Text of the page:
Memories Are Amusing - My Family Travels
Red Fort
Qutb Minar

I remembered serenity: crunchy, sweet and sour bowls of chaat in outside cafés, aimless walks down busy streets admiring lavish storefronts, gentle, white flowers, tumbling from trees above. Memories of a distant land became close, and images of my parents’ country became those of my own. With beaming anticipation, I patiently waited the rest of the flight.

Searing heat and a proud, beating sun greeted me as I stepped out of the Delhi airport. I was in North India. North India is home to thousands of years of history, the magnificent Taj Mahal, the marvelous remnants of countless ruling dynasties, tall spires, and sprawling citadels, gripping the countryside with thick, sturdy walls. The veiled North India, hidden to the wandering tourist’s eye, is home to thousands of poverty-stricken beggars wandering the roads, pitiful mounds of trash coating street corners like glue, and crippling infrastructure, with crumbling shacks and shanty-towns. I saw a striking juxtaposition of opulence and poverty.

Luggage dropped, a taxi hailed, I set off to sightsee. My family and I first stopped at Qutb Minar, a towering minaret of red situated in an ancient brick plaza— while I couldn’t traverse to the top, I stood on the ground and craned my neck to catch sight of the narrow tip. The scathing sun piercing my eye, I relentlessly pushed my head up till I was satisfied with the view. Faced by an architectural miracle, a jutting spire glaring down, I felt restless, an urge to leave.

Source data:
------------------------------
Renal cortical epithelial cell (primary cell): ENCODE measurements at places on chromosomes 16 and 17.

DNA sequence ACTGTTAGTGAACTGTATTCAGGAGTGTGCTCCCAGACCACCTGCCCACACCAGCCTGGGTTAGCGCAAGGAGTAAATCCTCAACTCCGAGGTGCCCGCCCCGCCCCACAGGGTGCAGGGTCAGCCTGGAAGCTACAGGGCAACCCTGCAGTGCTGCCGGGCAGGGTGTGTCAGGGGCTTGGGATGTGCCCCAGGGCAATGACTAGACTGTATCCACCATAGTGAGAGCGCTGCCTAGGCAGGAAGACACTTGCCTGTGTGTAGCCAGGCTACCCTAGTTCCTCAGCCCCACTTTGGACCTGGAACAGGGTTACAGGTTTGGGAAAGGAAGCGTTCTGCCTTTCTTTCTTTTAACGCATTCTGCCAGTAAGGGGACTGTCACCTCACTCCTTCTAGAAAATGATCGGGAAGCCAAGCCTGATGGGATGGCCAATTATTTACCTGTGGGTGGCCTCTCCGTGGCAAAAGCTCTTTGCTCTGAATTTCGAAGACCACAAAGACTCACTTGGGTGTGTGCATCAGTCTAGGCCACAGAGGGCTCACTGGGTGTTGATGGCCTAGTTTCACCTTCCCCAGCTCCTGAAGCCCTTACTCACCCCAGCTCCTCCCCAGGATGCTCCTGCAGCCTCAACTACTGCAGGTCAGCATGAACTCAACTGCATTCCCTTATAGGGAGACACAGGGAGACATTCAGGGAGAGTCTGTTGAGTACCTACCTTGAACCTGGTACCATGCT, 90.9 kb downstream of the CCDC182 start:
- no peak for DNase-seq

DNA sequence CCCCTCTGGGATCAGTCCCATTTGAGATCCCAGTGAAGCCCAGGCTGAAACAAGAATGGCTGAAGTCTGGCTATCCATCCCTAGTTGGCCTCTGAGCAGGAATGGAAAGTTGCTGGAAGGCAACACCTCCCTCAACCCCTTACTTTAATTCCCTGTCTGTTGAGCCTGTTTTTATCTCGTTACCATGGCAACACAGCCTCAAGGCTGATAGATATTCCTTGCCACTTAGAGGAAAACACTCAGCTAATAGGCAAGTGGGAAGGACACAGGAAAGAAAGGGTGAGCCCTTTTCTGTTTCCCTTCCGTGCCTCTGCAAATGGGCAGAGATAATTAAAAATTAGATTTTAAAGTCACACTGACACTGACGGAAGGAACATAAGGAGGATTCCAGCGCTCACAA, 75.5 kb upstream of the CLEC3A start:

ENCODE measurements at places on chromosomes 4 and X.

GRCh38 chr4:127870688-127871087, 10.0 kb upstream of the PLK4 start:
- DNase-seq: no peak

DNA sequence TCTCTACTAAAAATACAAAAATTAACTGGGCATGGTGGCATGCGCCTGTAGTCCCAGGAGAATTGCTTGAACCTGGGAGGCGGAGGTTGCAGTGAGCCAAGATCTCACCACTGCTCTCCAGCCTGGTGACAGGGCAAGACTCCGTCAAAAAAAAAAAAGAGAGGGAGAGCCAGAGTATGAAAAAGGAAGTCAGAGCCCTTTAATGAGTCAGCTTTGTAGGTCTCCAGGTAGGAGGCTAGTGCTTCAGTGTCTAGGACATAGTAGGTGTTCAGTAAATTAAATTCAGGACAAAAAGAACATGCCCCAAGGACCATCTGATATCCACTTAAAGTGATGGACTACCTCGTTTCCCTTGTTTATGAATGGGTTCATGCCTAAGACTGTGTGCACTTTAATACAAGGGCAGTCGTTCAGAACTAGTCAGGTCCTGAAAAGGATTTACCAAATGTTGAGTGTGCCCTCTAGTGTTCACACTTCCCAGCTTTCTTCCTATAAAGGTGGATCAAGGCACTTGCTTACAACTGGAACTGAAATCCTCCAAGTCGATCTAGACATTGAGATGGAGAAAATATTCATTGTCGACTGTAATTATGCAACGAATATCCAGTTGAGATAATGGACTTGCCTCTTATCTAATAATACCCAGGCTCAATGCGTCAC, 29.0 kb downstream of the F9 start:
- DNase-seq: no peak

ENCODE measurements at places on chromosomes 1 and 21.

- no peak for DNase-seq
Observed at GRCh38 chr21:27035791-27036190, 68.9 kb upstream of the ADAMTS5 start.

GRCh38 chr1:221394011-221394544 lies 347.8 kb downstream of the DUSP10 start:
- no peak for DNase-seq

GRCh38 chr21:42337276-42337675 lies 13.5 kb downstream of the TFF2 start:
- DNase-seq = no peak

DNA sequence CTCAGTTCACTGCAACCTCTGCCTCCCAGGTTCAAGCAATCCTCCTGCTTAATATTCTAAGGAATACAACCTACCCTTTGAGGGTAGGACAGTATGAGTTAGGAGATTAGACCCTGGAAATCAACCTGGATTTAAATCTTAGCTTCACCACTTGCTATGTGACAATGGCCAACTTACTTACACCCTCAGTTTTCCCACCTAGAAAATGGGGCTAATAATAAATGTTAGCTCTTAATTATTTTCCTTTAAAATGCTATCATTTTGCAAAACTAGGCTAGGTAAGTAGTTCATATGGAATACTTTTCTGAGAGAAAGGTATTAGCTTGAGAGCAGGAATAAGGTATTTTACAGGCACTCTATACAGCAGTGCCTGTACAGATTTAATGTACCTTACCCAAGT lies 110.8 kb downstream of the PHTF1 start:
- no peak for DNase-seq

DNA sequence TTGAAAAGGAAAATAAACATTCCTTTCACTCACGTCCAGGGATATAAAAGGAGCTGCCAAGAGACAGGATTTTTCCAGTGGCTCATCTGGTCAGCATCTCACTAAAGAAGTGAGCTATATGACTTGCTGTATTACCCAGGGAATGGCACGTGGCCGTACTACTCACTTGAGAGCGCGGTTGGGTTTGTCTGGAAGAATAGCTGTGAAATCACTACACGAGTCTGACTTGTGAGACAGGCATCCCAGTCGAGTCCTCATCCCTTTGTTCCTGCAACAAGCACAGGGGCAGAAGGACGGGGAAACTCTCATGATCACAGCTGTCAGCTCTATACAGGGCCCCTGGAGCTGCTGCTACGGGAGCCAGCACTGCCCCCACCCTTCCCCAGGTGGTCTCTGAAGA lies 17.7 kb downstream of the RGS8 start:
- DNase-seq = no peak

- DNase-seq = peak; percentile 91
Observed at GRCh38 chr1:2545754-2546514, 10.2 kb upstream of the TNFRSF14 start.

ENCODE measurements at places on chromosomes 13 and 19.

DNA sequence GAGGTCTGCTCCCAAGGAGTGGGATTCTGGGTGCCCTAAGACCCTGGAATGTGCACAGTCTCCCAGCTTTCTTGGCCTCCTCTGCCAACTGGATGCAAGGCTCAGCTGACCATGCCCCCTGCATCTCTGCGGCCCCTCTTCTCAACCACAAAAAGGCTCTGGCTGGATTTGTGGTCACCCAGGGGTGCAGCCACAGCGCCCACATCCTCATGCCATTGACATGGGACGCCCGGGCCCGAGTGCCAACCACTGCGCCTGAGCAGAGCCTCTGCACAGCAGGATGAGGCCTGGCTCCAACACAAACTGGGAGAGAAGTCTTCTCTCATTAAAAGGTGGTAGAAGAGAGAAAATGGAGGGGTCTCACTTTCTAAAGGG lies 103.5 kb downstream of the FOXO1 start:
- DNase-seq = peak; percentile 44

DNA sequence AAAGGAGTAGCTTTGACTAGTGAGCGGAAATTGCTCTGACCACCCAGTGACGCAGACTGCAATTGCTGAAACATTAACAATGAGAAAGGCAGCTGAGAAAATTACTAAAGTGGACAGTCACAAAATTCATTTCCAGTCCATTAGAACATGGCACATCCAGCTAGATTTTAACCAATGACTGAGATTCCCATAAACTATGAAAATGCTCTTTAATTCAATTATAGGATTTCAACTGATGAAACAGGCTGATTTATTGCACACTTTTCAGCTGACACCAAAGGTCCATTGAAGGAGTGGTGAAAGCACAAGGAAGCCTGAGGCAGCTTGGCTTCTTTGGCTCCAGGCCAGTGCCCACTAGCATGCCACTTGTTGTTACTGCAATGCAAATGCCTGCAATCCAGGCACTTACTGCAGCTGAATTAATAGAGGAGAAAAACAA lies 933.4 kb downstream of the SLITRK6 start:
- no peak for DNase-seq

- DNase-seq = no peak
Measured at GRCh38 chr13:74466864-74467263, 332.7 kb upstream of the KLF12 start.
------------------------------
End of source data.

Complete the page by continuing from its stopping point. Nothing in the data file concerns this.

The next day, I reluctantly left the luxurious hotel— Red Fort was the destination. A grand structure, Red Fort emitted a sense of power, a sense of authority. I waddled though the maze of brick, glancing at the soaring guard towers with delicate arches and curves protruding outward. I lumbered into the open center, surrounded by four massive walls on all sides, walls arduously constructed thousands of years ago. I was bored yet surrounded by splendor.

The remainder of the trip occurred with a dull familiarity— visit a new, famed stop, marvel for a few hours, return to the hotel. Each destination brought an immediate excitement, yet I was always panged by sensations of tiredness, fatigue, and impatience.

On the flight back to Phoenix, I was overcome by a subtle feeling: India would once again be a distant land I could only see on shows airing on the television, a land I could only hear when Hindi buzzed from the phone, a land I could only smell from the scents emanating from the kitchen. I was leaving India. Reclining back, I tried to remember the experiences that had rushed by so swiftly.  

I found myself back in Qutb Minar, appreciating the renown and beauty of the spire. I noticed the delicate etching hugging the building and the poised red tip, tearing a hole in the blue sky; I saw the beautiful pictures carved by those thousand years past. I was once again in Red Fort. I glanced at the towering, encompassing red walls; I saw an enormous moat, overgrown with diverse plants, yet once filled with churning water, safely protecting the powerful stronghold.

Memories are amusing— they only shine when they fade. The thrill of travel resides not in the experience itself, but rather the memories, the memories that preserve astonishing grandeur, the memories that seal images of magnificent structures, the memories that depict endless seas of symmetry. I saw the beauty of North India on a flight back to America.

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